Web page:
EVERY year on May 8th, on what they call , theosophists all over the world celebrate the anniversary of the passing of , founder of the .
A world-famous figure of mystery and controversy, and the leading intellect behind the occult revival in the western world, Blavatsky published The Secret Doctrine in 1888, her magnum opus.
“The time had now come when it was necessary to speak plainly about the real interpretation of the spiritualistic manifestations,” wrote Charles J. Ryan, an early student of Theosophy.
“H. P. Blavatsky had gained the attention of the public by her brilliant intelligence, the charm of her striking personality, and her slashing attacks on materialism and other evils. Her voice would now be listened to and recognized as speaking with authority.”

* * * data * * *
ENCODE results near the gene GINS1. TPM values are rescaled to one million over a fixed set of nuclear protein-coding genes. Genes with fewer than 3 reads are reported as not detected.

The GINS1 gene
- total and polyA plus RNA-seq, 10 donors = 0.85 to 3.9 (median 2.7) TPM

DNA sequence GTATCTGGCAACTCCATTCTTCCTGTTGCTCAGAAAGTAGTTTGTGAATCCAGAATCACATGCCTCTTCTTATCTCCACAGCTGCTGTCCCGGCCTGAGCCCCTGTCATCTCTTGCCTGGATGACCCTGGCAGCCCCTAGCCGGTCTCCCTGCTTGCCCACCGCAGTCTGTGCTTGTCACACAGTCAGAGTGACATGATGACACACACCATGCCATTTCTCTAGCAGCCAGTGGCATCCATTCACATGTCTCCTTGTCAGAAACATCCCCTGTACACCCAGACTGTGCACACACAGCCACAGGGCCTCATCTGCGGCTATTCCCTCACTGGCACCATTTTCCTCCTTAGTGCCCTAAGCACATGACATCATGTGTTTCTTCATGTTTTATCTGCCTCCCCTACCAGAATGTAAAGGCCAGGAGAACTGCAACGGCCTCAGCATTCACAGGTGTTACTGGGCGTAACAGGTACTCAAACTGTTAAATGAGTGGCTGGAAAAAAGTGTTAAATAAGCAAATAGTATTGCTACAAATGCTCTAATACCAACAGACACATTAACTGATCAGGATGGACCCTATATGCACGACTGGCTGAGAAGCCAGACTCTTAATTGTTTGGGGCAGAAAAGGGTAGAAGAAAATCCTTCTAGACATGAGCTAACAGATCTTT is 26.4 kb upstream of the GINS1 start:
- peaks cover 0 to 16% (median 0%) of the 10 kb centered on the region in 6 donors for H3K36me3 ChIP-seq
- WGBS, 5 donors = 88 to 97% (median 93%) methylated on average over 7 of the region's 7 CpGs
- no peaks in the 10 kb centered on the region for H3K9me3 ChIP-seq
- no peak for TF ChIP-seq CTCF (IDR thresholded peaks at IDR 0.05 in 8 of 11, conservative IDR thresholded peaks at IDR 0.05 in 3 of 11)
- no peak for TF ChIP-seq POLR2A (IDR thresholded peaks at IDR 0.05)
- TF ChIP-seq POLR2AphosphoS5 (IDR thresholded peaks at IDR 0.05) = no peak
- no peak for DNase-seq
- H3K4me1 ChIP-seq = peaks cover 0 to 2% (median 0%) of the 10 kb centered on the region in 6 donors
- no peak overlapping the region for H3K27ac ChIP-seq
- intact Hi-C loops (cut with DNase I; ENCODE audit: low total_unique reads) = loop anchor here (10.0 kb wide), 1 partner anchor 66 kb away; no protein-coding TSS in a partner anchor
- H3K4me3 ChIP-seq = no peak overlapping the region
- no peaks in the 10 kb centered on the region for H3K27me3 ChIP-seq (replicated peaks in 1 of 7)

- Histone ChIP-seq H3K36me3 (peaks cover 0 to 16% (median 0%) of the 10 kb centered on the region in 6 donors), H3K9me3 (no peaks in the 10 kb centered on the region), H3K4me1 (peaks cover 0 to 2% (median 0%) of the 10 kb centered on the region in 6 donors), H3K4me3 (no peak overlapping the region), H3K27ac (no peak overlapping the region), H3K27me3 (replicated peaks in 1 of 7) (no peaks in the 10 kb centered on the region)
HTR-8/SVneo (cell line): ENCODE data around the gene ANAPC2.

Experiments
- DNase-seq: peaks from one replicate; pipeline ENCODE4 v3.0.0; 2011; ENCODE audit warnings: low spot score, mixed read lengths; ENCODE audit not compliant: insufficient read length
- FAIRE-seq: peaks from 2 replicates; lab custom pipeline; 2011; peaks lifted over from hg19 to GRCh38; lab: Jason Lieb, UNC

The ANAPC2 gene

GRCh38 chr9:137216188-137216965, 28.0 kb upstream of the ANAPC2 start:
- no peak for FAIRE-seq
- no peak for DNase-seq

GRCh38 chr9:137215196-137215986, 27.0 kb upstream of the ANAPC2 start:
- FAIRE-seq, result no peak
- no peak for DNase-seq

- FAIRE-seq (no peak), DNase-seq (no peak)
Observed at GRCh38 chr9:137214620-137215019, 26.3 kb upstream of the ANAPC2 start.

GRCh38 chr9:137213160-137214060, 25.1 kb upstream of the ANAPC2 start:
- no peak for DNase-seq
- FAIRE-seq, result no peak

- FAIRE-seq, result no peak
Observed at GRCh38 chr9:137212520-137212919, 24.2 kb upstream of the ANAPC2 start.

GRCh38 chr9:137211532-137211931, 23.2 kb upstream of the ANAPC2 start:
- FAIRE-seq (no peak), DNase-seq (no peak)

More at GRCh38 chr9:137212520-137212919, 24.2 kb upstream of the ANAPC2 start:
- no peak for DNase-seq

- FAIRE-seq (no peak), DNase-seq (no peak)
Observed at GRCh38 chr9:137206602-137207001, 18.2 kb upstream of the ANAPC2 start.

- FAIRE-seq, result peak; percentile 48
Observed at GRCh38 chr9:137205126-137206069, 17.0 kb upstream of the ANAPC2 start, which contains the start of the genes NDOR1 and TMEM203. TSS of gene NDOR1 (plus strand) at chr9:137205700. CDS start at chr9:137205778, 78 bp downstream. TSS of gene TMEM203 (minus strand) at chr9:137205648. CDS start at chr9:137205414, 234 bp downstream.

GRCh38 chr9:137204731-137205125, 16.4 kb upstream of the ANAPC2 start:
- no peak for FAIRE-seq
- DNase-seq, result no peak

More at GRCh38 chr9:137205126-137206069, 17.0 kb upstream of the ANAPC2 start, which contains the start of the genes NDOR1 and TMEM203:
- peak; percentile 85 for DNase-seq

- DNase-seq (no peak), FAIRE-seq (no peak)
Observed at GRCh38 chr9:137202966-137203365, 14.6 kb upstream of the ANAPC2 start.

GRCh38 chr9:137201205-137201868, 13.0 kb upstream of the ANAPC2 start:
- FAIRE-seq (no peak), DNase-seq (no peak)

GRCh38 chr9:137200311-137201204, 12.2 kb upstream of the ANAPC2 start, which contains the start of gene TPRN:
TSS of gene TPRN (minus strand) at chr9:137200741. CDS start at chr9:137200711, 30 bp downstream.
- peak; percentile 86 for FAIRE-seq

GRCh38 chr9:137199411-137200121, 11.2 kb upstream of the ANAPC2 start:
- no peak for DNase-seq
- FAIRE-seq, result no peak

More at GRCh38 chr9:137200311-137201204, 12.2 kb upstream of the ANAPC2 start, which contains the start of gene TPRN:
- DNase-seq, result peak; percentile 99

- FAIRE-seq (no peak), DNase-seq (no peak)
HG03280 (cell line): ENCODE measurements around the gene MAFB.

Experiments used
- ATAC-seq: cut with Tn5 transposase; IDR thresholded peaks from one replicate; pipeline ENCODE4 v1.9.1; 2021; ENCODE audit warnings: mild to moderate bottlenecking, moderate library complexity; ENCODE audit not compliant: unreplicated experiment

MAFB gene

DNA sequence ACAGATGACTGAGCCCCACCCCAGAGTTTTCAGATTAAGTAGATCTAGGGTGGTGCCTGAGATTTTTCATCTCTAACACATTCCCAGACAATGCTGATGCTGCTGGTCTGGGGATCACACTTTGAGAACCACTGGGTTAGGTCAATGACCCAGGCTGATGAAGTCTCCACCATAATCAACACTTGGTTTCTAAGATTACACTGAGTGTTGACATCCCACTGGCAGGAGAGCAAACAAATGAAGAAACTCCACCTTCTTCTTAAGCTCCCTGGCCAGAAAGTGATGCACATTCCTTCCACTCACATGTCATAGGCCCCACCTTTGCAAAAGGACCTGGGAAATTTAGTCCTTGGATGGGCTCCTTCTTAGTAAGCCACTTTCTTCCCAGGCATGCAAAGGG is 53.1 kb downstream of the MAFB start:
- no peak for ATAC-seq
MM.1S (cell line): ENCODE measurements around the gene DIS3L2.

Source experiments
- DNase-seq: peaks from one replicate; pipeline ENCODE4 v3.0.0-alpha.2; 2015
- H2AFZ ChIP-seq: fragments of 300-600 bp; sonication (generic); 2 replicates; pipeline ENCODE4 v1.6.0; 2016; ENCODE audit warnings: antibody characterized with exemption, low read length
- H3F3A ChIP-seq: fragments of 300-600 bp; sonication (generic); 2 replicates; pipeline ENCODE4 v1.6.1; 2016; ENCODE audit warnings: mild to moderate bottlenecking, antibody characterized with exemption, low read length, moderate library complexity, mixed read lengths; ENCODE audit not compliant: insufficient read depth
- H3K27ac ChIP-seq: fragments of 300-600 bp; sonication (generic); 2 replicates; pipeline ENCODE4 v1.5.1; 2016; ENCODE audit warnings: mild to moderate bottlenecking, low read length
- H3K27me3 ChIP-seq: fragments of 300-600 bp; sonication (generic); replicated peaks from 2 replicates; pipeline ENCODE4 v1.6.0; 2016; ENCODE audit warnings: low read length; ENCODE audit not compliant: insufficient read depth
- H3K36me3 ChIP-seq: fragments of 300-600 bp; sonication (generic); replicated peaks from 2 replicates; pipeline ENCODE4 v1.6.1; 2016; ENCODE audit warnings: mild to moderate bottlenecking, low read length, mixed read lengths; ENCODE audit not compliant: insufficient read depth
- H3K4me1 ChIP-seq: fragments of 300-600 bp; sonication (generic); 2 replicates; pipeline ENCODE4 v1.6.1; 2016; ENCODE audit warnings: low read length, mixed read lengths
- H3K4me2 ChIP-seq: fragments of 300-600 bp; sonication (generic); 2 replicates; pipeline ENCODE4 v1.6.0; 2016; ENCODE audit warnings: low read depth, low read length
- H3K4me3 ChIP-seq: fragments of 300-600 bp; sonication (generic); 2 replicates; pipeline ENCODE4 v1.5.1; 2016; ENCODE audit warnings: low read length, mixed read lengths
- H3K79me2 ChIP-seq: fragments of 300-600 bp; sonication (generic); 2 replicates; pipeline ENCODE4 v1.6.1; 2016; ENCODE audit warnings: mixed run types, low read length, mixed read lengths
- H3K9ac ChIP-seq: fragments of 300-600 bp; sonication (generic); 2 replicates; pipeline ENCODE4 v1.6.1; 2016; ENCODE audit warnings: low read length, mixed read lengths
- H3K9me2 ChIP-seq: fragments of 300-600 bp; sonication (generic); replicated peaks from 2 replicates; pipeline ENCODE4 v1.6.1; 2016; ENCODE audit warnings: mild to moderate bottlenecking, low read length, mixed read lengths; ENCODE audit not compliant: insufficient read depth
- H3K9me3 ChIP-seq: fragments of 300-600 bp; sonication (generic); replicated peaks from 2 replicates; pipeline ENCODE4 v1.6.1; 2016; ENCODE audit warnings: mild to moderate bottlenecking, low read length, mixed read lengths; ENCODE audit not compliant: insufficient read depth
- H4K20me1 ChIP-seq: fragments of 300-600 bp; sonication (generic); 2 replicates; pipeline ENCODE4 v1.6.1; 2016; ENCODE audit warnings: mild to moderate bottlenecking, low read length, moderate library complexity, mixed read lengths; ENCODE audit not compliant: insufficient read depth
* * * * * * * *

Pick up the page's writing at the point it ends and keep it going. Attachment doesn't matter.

“. . . some day, if not at once, the loftiness and purity of her aims, the wisdom and scope of her teachings, will be recognized more fully, and her memory will be accorded the honor to which it is justly entitled.” — Editorial, New York Daily Tribune, May 10, 1891
In her will, Blavatsky suggested that her friends might gather together on the anniversary of her passing (May 8, 1891) and read from poet Sir Edwin Arnold‘s The Light of Asia, and from the ancient Hindu scripture The Bhagavad-Gita.
Lotuses grew in unusual profusion in India on that day. May 8th became known as White Lotus Day ever since.
“That which men call death is but a change of location for the Ego, a mere transformation, a forsaking for a time of the mortal frame,” wrote her friend and colleague William Q. Judge —
“…a short period of rest before one reassumes another human frame in the world of mortals.”
“The Lord of this body is nameless — dwelling in numerous tenements of clay, it appears to come and go. But neither death nor time can claim it, for it is deathless, unchangeable, and pure, beyond Time itself, and not to be measured.”